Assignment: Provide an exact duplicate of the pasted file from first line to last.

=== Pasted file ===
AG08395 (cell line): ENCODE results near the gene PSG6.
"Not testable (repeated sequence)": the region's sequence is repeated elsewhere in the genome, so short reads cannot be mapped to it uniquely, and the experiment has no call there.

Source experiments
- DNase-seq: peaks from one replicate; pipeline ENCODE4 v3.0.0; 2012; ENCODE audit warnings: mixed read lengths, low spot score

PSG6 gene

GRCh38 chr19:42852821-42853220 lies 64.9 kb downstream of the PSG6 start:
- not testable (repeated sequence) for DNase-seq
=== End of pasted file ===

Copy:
AG08395 (cell line): ENCODE results near the gene PSG6.
"Not testable (repeated sequence)": the region's sequence is repeated elsewhere in the genome, so short reads cannot be mapped to it uniquely, and the experiment has no call there.

Source experiments
- DNase-seq: peaks from one replicate; pipeline ENCODE4 v3.0.0; 2012; ENCODE audit warnings: mixed read lengths, low spot score

PSG6 gene

GRCh38 chr19:42852821-42853220 lies 64.9 kb downstream of the PSG6 start:
- not testable (repeated sequence) for DNase-seq